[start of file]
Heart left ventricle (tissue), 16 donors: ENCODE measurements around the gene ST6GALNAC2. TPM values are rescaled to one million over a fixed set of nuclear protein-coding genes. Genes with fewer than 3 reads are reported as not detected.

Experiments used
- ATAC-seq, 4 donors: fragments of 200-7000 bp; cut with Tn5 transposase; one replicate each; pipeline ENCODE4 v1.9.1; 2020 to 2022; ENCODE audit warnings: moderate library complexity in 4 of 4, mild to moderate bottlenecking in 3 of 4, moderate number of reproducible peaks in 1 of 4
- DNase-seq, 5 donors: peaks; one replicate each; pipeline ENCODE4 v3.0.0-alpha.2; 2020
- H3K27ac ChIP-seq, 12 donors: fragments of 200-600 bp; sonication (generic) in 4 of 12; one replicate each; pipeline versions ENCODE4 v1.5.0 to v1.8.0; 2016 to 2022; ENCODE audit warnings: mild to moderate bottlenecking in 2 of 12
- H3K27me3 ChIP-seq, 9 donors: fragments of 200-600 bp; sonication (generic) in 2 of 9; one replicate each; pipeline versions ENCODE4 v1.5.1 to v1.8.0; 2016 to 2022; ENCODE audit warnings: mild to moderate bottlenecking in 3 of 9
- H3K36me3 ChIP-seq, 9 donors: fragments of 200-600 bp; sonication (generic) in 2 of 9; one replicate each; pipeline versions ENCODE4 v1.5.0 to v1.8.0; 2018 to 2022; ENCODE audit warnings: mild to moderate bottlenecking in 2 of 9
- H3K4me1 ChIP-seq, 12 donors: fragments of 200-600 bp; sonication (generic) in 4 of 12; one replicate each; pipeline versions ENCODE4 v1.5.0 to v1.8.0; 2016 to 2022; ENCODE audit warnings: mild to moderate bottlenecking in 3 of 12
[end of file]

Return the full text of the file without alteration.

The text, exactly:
Heart left ventricle (tissue), 16 donors: ENCODE measurements around the gene ST6GALNAC2. TPM values are rescaled to one million over a fixed set of nuclear protein-coding genes. Genes with fewer than 3 reads are reported as not detected.

Experiments used
- ATAC-seq, 4 donors: fragments of 200-7000 bp; cut with Tn5 transposase; one replicate each; pipeline ENCODE4 v1.9.1; 2020 to 2022; ENCODE audit warnings: moderate library complexity in 4 of 4, mild to moderate bottlenecking in 3 of 4, moderate number of reproducible peaks in 1 of 4
- DNase-seq, 5 donors: peaks; one replicate each; pipeline ENCODE4 v3.0.0-alpha.2; 2020
- H3K27ac ChIP-seq, 12 donors: fragments of 200-600 bp; sonication (generic) in 4 of 12; one replicate each; pipeline versions ENCODE4 v1.5.0 to v1.8.0; 2016 to 2022; ENCODE audit warnings: mild to moderate bottlenecking in 2 of 12
- H3K27me3 ChIP-seq, 9 donors: fragments of 200-600 bp; sonication (generic) in 2 of 9; one replicate each; pipeline versions ENCODE4 v1.5.1 to v1.8.0; 2016 to 2022; ENCODE audit warnings: mild to moderate bottlenecking in 3 of 9
- H3K36me3 ChIP-seq, 9 donors: fragments of 200-600 bp; sonication (generic) in 2 of 9; one replicate each; pipeline versions ENCODE4 v1.5.0 to v1.8.0; 2018 to 2022; ENCODE audit warnings: mild to moderate bottlenecking in 2 of 9
- H3K4me1 ChIP-seq, 12 donors: fragments of 200-600 bp; sonication (generic) in 4 of 12; one replicate each; pipeline versions ENCODE4 v1.5.0 to v1.8.0; 2016 to 2022; ENCODE audit warnings: mild to moderate bottlenecking in 3 of 12